What Google’s dividend means for investors

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Google is about to pay dividends to its shareholders. Is this a bad thing for the Alphabet share price and future growth of the company?

From the perspective of growth shareholders, this may not be such a bad thing. For one, the Google is not borrowing heavily to pay this cash disbursement. Two, these dividends are in addition to the massive share buyback that was announced at the same time. In other words;

Google is making so much profit that it is showering its shareholders with all the available financial goodies.

Some may argue that dividends are a sign that Google is not growing as fast as before and its capital needs have dropped – to the point where it is better to return the money to shareholders than deploying them to newer businesses.

True, but one also has to think about this. Google is already one of the most profitable corporations in the world. Its market cap is amongst the largest (nearly $2 trillion). There is a (natural) limit to how much larger Google can become. No company can remain a hyper-growth stock for more than three decades. Therefore, dividends are a natural progression of Google’s transition into a more mature business.

Google releases market-beating earnings results

Few large commercial enterprises are growing like the Magnificent Seven. These seven stunning tickers are: MSFT, NVDA, AAPL, AMZN, GOOG, META, TSLA. Being inside the ‘Trillion Dollar’ club is no longer sufficient. Seemingly a company needs to exude financial magnificence too. The smallest of the lot is currently Tesla, worth ‘only’ $550 billion.

On Thursday, Google (GOOGL) stunned the market with its post-market quarterly results. In just three months, Google generated a revenue of $80 billion dollars – a gain of 15 percent over the previous year. Net earnings came in at an impressive $23.6 billion. That’s about $7 billion every month (see below). Few companies in the world can surpass Google’s magnificent cash machine.

Source: Alphabet Inc (2024) 

And so profitable is Google’s operation that the company authorised another stock repurchase program up to $70 billion. This follows Meta’s monstrous $50 billion additional stock buyback earlier. And like Meta, Google is announcing a dividend of $0.20 per share going forward, starting this June.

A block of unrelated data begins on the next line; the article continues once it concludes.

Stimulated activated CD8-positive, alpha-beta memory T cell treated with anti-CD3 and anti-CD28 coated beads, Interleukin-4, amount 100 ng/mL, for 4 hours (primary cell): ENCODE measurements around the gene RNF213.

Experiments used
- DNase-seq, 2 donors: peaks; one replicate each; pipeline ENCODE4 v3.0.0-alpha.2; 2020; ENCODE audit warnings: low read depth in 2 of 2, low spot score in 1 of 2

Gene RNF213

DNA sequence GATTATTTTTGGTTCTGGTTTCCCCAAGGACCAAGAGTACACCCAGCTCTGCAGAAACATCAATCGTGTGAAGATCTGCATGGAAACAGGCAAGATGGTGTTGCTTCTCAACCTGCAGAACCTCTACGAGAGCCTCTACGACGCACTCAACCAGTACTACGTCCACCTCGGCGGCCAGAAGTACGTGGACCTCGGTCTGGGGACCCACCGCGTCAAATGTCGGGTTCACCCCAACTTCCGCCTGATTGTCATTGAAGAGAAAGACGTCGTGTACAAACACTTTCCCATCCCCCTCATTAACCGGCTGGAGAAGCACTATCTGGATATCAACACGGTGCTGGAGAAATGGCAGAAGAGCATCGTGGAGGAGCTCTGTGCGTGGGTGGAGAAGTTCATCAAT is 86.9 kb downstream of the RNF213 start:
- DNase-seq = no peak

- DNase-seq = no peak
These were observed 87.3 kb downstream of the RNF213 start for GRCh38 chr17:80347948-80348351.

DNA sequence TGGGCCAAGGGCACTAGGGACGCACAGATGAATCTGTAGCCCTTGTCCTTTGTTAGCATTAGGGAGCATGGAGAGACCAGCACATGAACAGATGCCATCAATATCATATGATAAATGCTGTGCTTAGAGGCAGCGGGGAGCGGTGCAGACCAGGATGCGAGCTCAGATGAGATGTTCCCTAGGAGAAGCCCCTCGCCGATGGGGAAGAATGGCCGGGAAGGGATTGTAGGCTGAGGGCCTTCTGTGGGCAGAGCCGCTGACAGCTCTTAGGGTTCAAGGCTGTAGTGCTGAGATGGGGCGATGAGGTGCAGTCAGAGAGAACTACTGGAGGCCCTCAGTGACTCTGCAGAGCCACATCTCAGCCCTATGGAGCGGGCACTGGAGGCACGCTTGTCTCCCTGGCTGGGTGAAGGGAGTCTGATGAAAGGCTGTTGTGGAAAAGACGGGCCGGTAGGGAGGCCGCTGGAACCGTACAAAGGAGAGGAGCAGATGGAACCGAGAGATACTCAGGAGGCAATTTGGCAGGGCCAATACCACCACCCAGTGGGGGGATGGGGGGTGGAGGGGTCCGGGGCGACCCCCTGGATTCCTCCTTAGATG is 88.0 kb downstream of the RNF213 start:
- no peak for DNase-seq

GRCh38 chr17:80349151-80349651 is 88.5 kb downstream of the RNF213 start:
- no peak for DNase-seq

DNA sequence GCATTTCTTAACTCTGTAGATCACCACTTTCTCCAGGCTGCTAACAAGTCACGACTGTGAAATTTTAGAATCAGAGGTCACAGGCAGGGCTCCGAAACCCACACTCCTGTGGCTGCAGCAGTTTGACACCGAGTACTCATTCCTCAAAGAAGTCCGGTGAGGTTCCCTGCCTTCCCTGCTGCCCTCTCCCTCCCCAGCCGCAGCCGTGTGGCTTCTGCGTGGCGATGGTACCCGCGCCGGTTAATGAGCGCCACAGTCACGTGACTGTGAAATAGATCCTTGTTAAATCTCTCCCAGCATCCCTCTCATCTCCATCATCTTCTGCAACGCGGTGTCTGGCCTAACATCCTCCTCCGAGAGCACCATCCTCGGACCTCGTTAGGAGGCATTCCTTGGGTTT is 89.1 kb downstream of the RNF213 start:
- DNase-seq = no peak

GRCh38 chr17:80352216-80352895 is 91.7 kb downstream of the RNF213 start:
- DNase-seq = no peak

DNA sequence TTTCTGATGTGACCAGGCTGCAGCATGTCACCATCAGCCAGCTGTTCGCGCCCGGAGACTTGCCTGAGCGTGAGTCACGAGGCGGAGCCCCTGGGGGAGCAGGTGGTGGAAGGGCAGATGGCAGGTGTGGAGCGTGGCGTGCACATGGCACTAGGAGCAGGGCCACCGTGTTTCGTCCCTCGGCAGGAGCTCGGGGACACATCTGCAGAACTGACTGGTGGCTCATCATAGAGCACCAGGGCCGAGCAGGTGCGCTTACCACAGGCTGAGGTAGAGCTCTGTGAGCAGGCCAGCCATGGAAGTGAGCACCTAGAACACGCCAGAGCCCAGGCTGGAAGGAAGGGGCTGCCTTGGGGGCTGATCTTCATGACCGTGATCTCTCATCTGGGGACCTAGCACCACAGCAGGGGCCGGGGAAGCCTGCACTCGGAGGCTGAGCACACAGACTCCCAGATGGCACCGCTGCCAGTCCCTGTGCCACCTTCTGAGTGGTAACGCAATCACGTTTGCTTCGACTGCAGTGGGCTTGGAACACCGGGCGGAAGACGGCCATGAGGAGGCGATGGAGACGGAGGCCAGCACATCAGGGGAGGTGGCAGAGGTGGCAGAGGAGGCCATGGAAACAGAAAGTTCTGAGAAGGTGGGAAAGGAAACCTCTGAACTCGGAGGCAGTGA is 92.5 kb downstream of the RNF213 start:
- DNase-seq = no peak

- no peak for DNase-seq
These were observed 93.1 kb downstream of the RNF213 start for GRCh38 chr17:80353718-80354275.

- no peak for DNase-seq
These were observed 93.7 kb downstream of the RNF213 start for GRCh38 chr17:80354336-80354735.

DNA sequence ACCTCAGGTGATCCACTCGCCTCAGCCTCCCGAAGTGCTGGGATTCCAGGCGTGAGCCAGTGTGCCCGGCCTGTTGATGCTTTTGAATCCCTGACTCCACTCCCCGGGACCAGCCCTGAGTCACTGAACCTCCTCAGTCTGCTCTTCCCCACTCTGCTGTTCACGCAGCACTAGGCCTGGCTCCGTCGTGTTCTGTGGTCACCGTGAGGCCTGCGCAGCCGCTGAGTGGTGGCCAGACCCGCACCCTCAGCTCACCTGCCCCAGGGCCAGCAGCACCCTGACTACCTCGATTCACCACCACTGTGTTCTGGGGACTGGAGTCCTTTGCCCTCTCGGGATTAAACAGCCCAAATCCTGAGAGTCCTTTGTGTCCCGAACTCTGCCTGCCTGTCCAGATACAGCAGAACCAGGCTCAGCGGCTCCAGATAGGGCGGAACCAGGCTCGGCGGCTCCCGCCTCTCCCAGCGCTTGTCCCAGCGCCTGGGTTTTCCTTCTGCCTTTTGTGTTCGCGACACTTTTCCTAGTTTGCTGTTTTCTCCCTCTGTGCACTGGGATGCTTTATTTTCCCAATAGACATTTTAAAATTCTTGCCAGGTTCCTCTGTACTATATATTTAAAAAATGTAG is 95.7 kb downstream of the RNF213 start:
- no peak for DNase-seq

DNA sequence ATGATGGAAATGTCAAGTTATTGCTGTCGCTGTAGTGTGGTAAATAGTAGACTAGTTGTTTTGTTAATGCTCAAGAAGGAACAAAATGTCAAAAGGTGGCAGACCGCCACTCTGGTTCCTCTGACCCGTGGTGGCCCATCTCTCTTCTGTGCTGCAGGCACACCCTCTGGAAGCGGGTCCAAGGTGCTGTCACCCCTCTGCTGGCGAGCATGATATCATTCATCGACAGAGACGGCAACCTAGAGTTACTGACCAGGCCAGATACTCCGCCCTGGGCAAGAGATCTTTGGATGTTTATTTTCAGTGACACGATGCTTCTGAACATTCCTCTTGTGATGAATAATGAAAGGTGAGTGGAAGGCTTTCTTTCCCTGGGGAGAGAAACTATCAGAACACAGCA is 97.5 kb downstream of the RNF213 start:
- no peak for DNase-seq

All these market-beating results have propelled Google’s share price to new all-time highs. Post-market trading saw its share price hit as high as $176 per share, valuing the company above $2 trillion. Technically Google’s uptrend from $90 is accelerating. But how long will this lucrative phase last is hard to pinpoint.

Is Google a good bet on AI?

One phrase that kept appearing on Google results was Artificial Intelligence (AI). The search company is pivoting decisively to AI, as the CEO Sundar Pichai remarked in the latest results: “Our leadership in AI research and infrastructure, and our global product footprint, position us well for the next wave of AI innovation.

Google recently introduced Gemini (gemini.google.com) to compete with the popular ChatGPT.  Many tech players are already jostling to gain leadership in the next wave of AI generative sphere. For now, Google is spending billions on new programs to capture a new slice of business.

But the bulk of Google’s profits right now are still derived from its search and YouTube businesses. Cash flow in newer AI programs remains in the red. If you’re looking for a ‘pure play’ on AI, then Google is not exactly the most fitting candidate. However, it is likely to be a leader in the sector. Why? Data. Searched data is crucial in developing generative AI (for training purposes) and these data flow naturally from the firm’s current businesses. Google’s AI program will thus capture a slice of the industry.

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